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Recent Examples on the Web National Report’s original satire article has since been removed from its website. Carmel Kookogey, USA TODAY, "Fact check: Facebook does not ban the posting of the Lord's Prayer," 31 July 2015 TikTok has been downloaded 165 million times in the US and has become a key part of internet and popular culture, serving as a platform for viral memes, political satire and activism. Brian Fung, CNN, "Amazon tells employees to remove TikTok from their devices immediately," 10 July 2020 Yet there’s an ecstatic feeling of new discovery running throughout Harley Quinn, a snarly upending of the Caped Crusader mythos that blends gory parody with brainy satire and a surprisingly sweet depiction of crazy love. Kristen Baldwin, EW.com, "The best TV shows of 2020… so far," 1 July 2020 Underrated 1990s action flick with a nice blend of satire, propelled in large part by Stallone’s comic timing and chemistry with then-unknown Sandra Bullock. Ben Flanagan | Bflanagan@al.com, al, "Sylvester Stallone turns 74 today; Here are his 10 best movies," 6 July 2020 Leigh Stein, a writer who herself cofounded an online community and event series for women during the 2010s, has written a delightfully tart literary satire of the Girlboss with her new book, Self Care. Kate Knibbs, Wired, "Leigh Stein's Self Care and the Death of the Girlboss," 1 July 2020 In his 1958 collection of lectures, English Satire, the scholar James Sutherland argued that satire is the literary enemy of the Romantic. Josephine Livingstone, The New Republic, "A Satire That Demolishes the Influencer Industry," 1 July 2020 During his 16 years as host, the Comedy Central show became a juggernaut of political satire, hitting a sweet spot of earnest outrage and playful humor that hadn't been seen before. Jacob Lambert, TheWeek, "Jon Stewart's disappointing return," 26 June 2020 But be warned: Reviews of the satire are not particularly kind. Radhika Marya, Fortune, "What to watch this weekend on Netflix, HBO, and more," 26 June 2020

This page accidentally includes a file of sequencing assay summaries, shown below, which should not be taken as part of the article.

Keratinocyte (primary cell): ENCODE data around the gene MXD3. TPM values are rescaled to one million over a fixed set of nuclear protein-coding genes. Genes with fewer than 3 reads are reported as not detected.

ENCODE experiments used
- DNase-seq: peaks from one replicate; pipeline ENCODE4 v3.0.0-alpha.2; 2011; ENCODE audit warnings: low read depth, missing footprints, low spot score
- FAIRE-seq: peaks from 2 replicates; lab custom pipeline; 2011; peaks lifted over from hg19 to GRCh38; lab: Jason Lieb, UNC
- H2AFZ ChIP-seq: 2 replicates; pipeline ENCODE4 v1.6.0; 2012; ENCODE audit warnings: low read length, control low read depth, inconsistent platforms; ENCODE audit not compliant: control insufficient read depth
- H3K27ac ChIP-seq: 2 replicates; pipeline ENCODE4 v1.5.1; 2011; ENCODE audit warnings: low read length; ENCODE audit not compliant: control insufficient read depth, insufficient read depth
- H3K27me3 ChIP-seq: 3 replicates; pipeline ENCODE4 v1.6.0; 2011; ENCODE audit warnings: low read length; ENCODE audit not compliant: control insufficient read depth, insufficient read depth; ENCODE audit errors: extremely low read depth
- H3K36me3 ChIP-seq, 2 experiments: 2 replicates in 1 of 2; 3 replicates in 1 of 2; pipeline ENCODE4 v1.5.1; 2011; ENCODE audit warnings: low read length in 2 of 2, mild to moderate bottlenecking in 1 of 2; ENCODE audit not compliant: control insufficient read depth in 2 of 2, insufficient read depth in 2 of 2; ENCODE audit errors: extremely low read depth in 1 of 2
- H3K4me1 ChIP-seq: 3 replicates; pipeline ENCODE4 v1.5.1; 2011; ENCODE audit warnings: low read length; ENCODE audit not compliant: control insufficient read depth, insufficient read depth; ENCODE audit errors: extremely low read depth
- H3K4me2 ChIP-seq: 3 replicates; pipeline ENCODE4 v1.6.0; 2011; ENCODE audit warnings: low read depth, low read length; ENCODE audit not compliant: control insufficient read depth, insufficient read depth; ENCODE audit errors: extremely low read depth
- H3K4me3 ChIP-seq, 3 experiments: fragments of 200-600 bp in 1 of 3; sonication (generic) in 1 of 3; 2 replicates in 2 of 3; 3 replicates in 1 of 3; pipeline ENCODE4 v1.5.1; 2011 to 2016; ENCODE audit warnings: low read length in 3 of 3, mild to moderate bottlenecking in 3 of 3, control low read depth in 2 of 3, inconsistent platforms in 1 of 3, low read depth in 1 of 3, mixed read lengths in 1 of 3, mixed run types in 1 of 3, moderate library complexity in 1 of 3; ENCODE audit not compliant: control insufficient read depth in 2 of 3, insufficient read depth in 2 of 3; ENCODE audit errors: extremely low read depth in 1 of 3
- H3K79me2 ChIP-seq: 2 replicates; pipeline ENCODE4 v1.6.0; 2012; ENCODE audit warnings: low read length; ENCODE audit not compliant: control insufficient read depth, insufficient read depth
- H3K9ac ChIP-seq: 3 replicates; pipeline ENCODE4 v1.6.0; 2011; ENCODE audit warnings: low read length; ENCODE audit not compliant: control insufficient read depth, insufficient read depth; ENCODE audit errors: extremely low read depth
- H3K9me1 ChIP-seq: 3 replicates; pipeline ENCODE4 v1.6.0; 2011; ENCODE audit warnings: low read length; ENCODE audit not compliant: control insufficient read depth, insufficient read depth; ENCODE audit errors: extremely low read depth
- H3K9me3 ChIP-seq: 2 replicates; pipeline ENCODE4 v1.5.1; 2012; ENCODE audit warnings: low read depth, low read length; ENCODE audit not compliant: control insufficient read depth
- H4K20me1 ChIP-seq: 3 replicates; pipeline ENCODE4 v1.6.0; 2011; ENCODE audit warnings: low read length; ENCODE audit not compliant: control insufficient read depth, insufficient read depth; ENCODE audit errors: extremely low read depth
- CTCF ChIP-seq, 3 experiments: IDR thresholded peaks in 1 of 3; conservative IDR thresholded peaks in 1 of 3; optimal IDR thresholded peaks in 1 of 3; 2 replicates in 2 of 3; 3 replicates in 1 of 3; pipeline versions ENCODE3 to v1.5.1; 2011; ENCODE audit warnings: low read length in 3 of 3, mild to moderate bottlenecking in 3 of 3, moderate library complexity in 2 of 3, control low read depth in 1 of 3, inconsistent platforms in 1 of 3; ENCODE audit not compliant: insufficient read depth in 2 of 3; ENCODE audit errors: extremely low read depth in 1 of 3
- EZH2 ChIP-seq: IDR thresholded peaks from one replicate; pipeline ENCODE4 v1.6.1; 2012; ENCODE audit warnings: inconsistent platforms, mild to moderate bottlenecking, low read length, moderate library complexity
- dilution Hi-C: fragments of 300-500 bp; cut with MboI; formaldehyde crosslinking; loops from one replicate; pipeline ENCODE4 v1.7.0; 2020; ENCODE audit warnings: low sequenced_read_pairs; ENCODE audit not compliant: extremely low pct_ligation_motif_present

These example sentences are selected automatically from various online news sources to reflect current usage of the word 'satire.' Views expressed in the examples do not represent the opinion of Merriam-Webster or its editors. Send us feedback.

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First Known Use of satire

1501, in the meaning defined at sense 1

History and Etymology for satire

Middle French or Latin; Middle French, from Latin satura, satira, perhaps from (lanx) satura dish of mixed ingredients, from feminine of satur well-fed; akin to Latin satis enough — more at sad

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Time Traveler for satire

Time Traveler

The first known use of satire was in 1501

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Statistics for satire

Last Updated

3 Aug 2020

Cite this Entry

“Satire.” Merriam-Webster.com Dictionary, Merriam-Webster, https://www.merriam-webster.com/dictionary/satire. Accessed 8 Aug. 2020.

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More Definitions for satire

satire

noun
How to pronounce satire (audio)

English Language Learners Definition of satire

: a way of using humor to show that someone or something is foolish, weak, bad, etc. : humor that shows the weaknesses or bad qualities of a person, government, society, etc.
: a book, movie, etc., that uses satire

satire

noun
sat·​ire | \ ˈsa-ˌtīr How to pronounce satire (audio) \

Kids Definition of satire

1 : humor that is used to make fun of and often show the weaknesses of someone or something
2 : something (as a book or movie) that uses satire

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Comments on satire